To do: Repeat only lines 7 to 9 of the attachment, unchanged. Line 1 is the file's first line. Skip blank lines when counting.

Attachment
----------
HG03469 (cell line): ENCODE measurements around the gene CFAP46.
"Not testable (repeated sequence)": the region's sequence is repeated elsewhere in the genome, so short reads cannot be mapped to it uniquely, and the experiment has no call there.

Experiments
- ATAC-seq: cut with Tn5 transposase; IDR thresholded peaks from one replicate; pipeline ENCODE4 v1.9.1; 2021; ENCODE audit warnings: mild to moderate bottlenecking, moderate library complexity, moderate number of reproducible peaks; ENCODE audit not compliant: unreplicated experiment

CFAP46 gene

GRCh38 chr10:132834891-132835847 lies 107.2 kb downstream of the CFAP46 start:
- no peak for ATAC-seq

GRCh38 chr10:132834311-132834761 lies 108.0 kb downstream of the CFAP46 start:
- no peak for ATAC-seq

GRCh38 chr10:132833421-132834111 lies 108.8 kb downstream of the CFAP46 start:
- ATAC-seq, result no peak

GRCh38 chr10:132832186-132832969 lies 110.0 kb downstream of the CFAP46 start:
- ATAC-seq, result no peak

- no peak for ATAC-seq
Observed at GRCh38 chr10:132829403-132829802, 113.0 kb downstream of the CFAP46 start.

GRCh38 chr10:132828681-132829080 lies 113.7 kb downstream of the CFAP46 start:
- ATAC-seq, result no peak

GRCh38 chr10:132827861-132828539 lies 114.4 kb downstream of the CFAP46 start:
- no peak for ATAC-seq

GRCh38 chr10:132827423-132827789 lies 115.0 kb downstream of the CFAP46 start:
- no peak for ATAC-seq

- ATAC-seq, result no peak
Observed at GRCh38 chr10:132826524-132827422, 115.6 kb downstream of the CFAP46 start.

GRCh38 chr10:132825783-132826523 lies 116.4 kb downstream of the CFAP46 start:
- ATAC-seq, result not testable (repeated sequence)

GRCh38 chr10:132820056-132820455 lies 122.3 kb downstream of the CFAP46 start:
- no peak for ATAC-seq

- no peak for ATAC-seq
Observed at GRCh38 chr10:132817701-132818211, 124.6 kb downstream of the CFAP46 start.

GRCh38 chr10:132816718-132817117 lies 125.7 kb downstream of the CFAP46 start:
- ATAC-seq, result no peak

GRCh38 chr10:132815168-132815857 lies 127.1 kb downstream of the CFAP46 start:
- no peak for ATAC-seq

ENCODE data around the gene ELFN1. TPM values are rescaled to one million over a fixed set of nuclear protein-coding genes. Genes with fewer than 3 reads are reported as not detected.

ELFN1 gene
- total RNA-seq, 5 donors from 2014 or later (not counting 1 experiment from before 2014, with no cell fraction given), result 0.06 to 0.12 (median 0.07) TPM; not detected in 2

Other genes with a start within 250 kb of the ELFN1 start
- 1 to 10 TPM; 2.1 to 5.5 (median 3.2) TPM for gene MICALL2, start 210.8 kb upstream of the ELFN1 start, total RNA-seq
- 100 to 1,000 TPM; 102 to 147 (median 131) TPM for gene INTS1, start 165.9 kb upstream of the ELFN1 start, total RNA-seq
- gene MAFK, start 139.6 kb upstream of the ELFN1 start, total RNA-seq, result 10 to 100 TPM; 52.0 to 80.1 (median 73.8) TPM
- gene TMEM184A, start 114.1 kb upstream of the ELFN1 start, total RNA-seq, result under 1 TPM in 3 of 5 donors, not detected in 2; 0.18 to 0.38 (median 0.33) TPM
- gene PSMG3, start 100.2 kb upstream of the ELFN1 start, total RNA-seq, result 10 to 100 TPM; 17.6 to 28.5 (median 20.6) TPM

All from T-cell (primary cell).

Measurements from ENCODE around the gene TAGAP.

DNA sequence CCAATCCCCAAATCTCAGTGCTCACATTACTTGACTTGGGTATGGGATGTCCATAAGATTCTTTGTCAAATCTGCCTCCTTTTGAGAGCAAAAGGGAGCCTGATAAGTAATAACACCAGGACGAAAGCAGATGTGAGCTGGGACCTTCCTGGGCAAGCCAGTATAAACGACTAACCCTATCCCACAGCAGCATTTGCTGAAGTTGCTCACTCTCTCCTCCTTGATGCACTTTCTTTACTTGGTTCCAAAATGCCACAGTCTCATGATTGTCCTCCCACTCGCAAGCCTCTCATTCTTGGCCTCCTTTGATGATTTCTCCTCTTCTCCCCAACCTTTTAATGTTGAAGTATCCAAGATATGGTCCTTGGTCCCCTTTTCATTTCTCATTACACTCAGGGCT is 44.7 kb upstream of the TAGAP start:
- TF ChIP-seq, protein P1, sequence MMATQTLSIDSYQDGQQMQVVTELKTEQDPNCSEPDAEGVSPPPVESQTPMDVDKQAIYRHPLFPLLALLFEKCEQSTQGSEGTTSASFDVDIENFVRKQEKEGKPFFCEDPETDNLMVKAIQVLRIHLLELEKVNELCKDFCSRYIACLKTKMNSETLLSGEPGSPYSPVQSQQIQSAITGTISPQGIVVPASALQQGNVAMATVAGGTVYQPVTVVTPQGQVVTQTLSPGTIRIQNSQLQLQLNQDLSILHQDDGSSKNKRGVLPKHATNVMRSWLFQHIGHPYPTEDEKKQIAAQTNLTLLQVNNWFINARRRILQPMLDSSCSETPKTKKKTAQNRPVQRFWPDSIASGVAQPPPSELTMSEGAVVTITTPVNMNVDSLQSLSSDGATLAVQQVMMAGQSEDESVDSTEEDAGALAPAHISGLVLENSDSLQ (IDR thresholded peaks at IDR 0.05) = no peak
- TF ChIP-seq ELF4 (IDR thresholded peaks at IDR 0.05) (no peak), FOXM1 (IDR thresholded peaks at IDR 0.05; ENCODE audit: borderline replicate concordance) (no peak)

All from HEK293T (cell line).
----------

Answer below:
- no peak for ATAC-seq

GRCh38 chr10:132834311-132834761 lies 108.0 kb downstream of the CFAP46 start:
- no peak for ATAC-seq